Can the Echo Look accelerate Amazon's push for apparel dominance?
Amazon has a new pathway into the consumer's closet, but can the e-commerce giant win in apparel? Eight experts debate whether the latest Alexa-enabled device will do the trick.
Amazon is aggressively stepping into the fashion world with a bet that shoppers will increasingly seek personalized recommendations and buy apparel online. And now it's finally got the technology to back it up.
In late April, the e-commerce giant launched another iteration of its Alexa-enabled Echo device: the Echo Look. The new oval-shaped hardware is equipped with a camera that can help users assess their outfits and log their favorites in a "Lookbook." Using a "style check" feature, users can call upon Alexa to pick between pictures of two outfits — using an automated assessment of factors such as fit, color, styling, seasons and current trends. The e-commerce juggernaut is betting that millennial users in particular — in search of personalization and unafraid to try to emerging technologies — will use the device as their own personal stylist. But while the technology may solve some consumer pain points, many have raised privacy concerns about the Echo Look.
With a clear pathway into the consumer's closet, Amazon is on its way to becoming the largest U.S. apparel retailer by the end of the year, according to a prediction made by Cowen & Co. in 2016. Amazon is well on its way to dethroning traditional apparel retailers: Its $16.3 billion apparel sales in 2015 exceeded those of the next five competitors — Macy’s, Nordstrom, Gap, Kohl’s and Victoria’s Secret parent L Brands — combined, according to an Internet Retailer report. Amazon has also been busy forging ahead with its own private label apparel business: Last year, the e-commerce retailer quietly launched seven new private label brands, with offerings that include men’s, women’s and children’s clothing, men’s dress shoes, and men’s and women’s accessories.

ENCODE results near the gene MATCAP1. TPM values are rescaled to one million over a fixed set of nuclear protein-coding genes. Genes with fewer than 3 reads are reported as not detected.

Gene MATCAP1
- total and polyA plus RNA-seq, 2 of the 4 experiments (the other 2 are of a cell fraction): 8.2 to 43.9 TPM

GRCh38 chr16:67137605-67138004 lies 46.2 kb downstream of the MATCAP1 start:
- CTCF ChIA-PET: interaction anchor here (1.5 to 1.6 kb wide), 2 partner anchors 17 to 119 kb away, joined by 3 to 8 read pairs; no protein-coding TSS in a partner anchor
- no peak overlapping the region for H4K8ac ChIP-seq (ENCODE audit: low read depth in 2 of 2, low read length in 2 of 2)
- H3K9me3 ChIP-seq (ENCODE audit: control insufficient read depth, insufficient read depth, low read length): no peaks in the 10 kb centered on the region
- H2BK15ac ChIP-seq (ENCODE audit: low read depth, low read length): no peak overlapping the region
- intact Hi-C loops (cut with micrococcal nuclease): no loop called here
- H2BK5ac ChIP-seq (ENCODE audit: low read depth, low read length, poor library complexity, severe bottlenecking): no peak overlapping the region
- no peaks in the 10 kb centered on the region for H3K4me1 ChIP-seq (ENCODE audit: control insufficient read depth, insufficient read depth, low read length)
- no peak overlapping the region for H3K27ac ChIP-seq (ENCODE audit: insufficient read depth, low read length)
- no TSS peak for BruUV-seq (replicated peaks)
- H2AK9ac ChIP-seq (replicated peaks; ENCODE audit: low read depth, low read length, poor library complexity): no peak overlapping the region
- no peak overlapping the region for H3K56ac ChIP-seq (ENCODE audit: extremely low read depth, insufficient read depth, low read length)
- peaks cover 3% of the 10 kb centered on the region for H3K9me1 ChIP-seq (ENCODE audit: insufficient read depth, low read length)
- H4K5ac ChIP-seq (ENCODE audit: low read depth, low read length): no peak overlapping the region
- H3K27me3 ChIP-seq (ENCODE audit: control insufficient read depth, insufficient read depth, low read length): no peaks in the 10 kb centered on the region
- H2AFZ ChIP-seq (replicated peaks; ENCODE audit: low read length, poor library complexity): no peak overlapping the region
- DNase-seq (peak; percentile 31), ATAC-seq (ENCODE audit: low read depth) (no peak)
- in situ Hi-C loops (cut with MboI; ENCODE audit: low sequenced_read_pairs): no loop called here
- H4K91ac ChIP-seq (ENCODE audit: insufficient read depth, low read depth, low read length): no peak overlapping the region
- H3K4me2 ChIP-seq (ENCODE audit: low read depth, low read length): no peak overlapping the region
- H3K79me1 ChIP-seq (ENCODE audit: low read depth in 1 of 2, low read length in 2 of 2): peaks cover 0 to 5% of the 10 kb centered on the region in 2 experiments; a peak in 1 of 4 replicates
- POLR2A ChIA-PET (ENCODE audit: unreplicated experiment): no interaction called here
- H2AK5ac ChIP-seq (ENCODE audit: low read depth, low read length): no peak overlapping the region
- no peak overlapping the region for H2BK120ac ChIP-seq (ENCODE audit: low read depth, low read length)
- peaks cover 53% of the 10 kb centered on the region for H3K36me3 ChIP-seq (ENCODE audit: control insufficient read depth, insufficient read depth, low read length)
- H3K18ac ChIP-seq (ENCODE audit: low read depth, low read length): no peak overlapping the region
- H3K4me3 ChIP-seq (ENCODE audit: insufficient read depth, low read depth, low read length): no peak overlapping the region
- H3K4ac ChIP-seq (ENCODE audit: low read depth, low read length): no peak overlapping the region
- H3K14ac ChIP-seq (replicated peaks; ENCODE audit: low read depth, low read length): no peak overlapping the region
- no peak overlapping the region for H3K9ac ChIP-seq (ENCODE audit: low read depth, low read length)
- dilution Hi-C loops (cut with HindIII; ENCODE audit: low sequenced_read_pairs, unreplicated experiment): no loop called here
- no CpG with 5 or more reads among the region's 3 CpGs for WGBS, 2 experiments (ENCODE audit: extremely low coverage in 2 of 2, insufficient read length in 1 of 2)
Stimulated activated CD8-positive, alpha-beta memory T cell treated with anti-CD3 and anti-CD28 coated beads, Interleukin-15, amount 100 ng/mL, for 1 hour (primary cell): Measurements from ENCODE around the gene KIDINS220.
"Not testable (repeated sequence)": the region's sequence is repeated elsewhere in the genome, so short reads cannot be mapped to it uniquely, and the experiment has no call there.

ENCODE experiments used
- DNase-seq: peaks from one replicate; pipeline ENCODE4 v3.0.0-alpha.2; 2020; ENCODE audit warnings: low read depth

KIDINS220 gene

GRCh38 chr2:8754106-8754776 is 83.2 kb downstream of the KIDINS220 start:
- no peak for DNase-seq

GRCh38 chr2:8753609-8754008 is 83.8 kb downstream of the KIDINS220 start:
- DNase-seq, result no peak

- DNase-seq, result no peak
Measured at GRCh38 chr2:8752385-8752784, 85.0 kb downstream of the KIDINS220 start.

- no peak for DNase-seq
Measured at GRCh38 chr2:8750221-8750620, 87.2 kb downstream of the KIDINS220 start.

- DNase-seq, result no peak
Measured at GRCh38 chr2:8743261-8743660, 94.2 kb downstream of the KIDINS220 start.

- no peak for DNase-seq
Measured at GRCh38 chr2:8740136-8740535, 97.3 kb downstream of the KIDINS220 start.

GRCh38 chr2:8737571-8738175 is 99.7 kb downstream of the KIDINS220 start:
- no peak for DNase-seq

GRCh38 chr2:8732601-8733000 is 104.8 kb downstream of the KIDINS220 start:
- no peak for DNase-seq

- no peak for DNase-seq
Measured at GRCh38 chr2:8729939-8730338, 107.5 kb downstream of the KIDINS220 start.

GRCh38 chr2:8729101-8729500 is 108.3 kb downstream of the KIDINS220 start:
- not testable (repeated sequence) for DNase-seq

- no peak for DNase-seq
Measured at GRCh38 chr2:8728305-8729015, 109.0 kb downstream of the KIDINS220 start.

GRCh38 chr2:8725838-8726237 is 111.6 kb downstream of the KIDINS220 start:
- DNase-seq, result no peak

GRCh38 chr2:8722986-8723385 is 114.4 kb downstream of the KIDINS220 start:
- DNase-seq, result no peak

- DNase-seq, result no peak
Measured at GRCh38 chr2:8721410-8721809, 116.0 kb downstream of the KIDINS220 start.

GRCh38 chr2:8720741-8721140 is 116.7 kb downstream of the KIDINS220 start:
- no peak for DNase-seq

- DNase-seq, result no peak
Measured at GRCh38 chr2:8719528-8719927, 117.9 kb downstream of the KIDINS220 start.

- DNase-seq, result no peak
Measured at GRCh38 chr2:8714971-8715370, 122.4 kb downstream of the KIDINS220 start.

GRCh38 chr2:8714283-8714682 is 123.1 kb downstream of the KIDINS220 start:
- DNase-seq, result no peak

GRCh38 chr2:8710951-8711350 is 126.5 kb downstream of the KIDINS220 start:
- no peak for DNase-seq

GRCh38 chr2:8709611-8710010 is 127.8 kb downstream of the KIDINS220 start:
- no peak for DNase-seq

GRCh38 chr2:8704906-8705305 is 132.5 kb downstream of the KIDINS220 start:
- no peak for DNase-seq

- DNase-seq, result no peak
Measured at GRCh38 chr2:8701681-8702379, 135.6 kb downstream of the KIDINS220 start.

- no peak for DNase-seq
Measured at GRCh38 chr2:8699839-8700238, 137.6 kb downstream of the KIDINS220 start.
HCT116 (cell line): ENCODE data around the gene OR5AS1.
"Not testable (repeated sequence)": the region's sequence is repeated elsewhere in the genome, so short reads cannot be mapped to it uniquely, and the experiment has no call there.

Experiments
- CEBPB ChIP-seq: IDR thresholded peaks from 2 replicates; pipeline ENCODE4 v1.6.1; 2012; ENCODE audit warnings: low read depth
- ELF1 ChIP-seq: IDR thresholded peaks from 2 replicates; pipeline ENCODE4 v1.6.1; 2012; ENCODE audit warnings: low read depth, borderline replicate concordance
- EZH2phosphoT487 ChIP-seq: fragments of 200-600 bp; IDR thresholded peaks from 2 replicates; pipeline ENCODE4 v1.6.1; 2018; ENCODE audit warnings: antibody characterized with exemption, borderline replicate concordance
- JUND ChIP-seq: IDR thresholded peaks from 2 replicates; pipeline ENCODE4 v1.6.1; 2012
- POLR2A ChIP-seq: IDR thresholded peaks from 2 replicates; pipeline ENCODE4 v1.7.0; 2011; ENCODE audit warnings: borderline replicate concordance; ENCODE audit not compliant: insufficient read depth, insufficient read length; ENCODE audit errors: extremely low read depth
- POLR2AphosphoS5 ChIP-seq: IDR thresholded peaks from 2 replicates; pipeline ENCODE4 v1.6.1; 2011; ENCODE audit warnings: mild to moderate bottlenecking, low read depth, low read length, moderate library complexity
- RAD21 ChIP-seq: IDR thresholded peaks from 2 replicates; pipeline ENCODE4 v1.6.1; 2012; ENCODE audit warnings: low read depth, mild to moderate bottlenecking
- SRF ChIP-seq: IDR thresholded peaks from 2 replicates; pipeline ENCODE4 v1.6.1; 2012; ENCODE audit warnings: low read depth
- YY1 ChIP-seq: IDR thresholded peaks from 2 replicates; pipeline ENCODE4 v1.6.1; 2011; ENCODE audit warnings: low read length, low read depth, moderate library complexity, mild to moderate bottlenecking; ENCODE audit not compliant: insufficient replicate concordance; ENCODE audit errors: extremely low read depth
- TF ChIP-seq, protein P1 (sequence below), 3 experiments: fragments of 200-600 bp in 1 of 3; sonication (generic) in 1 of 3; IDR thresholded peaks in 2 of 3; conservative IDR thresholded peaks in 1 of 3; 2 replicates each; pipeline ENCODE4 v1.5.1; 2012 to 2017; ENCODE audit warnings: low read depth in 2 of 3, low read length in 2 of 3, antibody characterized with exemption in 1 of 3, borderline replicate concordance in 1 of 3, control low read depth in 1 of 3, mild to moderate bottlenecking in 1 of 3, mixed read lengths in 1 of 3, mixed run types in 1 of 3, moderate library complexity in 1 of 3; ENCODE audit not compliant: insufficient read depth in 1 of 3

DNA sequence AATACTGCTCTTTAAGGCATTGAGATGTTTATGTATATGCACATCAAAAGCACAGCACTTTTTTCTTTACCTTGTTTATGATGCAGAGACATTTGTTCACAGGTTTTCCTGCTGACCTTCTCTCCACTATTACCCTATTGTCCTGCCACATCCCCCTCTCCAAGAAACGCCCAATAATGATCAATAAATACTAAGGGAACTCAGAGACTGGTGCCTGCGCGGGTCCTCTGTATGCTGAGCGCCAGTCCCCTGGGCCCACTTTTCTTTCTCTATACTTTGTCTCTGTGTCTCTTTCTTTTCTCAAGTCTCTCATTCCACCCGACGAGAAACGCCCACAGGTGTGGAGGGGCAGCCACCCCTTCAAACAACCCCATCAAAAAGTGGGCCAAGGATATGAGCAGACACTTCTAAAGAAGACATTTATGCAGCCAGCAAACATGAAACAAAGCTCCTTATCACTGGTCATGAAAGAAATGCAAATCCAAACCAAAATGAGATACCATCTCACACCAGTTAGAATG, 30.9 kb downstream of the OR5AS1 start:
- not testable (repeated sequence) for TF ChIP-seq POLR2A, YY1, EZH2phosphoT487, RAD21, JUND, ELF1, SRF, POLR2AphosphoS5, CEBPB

As the retail and technology giant leverages artificial intelligence and other emerging technologies to help assert itself in the apparel space, the discussion forum RetailWire asked its BrainTrust panel of retail experts the following questions:
- How do you expect the Echo Look to affect Amazon’s apparel sales over time?
- Will privacy concerns inhibit adoption of the device? How do you see other clothing retailers and brands responding?
Here are eight of the most provocative and insightful comments from that discussion. Comments have been edited by Retail Dive for length and clarity.
1. Privacy be damned
Zel Bianco, President, founder and CEO Interactive EdgeI: I think it will be a winner for apparel sales. It may take longer from older consumers who worry more about privacy concerns but the young among us, those young in age and young at heart, will embrace it. Privacy be damned.
2. The creep factor
Bob Phibbs, President/CEO, The Retail Doctor: I can’t imagine a man or woman over 30 using such a thing. There’s a creep factor of it looking and analyzing you. Let’s face it, most of us don’t look like those in the video who would be sharing or storing. But it’s a brilliant use of technology to wed more users to the artificial teat that is Amazon.
3. Be afraid!